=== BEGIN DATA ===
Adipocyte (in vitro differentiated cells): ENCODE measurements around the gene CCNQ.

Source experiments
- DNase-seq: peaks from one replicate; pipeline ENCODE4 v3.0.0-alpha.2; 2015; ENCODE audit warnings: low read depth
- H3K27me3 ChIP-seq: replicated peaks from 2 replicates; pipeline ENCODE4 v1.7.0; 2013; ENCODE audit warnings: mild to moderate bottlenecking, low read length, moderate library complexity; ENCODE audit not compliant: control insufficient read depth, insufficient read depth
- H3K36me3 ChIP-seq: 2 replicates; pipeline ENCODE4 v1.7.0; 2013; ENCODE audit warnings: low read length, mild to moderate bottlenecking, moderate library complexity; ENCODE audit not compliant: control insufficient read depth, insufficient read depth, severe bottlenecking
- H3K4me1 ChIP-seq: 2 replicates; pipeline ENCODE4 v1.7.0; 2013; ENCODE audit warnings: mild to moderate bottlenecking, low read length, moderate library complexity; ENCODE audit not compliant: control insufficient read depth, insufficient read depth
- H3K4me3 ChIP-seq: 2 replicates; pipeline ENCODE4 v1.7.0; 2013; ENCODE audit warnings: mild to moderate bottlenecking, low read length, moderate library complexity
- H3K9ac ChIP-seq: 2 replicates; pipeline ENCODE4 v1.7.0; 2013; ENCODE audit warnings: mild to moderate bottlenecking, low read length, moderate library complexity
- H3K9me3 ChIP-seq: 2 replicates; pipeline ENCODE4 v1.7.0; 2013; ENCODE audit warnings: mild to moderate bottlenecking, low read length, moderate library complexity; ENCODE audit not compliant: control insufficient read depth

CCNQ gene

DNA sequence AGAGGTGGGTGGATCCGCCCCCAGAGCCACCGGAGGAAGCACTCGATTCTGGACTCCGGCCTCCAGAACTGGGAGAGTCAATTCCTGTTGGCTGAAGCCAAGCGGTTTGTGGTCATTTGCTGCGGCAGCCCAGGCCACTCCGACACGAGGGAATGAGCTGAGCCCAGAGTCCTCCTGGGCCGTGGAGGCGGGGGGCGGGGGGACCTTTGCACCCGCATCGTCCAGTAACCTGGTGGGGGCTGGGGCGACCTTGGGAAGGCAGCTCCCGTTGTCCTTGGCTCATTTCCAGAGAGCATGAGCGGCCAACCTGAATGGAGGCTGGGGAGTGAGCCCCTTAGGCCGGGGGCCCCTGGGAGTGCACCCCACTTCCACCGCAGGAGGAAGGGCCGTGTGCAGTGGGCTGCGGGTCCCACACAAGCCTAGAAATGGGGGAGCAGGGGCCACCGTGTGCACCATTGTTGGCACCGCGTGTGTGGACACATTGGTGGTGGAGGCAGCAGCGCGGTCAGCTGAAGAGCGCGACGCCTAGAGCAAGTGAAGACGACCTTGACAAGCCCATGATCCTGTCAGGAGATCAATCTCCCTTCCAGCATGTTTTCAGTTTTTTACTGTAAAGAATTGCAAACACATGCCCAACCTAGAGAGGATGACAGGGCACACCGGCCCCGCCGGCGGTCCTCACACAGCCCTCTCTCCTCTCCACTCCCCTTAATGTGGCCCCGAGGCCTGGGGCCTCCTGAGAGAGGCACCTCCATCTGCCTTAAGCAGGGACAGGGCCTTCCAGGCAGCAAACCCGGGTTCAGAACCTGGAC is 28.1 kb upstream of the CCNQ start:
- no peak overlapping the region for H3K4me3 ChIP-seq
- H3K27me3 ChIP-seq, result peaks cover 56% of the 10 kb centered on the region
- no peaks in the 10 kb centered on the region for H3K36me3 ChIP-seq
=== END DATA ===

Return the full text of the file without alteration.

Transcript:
Adipocyte (in vitro differentiated cells): ENCODE measurements around the gene CCNQ.

Source experiments
- DNase-seq: peaks from one replicate; pipeline ENCODE4 v3.0.0-alpha.2; 2015; ENCODE audit warnings: low read depth
- H3K27me3 ChIP-seq: replicated peaks from 2 replicates; pipeline ENCODE4 v1.7.0; 2013; ENCODE audit warnings: mild to moderate bottlenecking, low read length, moderate library complexity; ENCODE audit not compliant: control insufficient read depth, insufficient read depth
- H3K36me3 ChIP-seq: 2 replicates; pipeline ENCODE4 v1.7.0; 2013; ENCODE audit warnings: low read length, mild to moderate bottlenecking, moderate library complexity; ENCODE audit not compliant: control insufficient read depth, insufficient read depth, severe bottlenecking
- H3K4me1 ChIP-seq: 2 replicates; pipeline ENCODE4 v1.7.0; 2013; ENCODE audit warnings: mild to moderate bottlenecking, low read length, moderate library complexity; ENCODE audit not compliant: control insufficient read depth, insufficient read depth
- H3K4me3 ChIP-seq: 2 replicates; pipeline ENCODE4 v1.7.0; 2013; ENCODE audit warnings: mild to moderate bottlenecking, low read length, moderate library complexity
- H3K9ac ChIP-seq: 2 replicates; pipeline ENCODE4 v1.7.0; 2013; ENCODE audit warnings: mild to moderate bottlenecking, low read length, moderate library complexity
- H3K9me3 ChIP-seq: 2 replicates; pipeline ENCODE4 v1.7.0; 2013; ENCODE audit warnings: mild to moderate bottlenecking, low read length, moderate library complexity; ENCODE audit not compliant: control insufficient read depth

CCNQ gene

DNA sequence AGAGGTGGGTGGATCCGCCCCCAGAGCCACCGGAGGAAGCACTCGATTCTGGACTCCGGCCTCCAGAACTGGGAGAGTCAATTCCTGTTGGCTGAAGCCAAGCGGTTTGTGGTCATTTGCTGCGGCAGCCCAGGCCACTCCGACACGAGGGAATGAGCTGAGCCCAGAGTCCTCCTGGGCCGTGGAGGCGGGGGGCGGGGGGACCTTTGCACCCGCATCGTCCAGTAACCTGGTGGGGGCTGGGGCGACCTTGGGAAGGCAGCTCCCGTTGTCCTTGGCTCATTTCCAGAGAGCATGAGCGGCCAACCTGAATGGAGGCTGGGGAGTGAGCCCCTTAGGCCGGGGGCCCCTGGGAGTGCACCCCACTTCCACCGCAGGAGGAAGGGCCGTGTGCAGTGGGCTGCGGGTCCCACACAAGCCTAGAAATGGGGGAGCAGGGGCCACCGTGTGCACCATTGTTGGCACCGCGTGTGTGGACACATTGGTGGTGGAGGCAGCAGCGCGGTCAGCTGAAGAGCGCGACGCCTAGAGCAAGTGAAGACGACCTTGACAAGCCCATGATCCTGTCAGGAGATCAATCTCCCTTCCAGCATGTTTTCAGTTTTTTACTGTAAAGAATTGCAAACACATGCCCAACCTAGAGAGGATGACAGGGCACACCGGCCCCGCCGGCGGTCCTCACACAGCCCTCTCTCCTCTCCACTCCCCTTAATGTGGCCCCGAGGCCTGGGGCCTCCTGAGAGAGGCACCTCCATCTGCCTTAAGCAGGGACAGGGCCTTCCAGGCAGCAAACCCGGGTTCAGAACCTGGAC is 28.1 kb upstream of the CCNQ start:
- no peak overlapping the region for H3K4me3 ChIP-seq
- H3K27me3 ChIP-seq, result peaks cover 56% of the 10 kb centered on the region
- no peaks in the 10 kb centered on the region for H3K36me3 ChIP-seq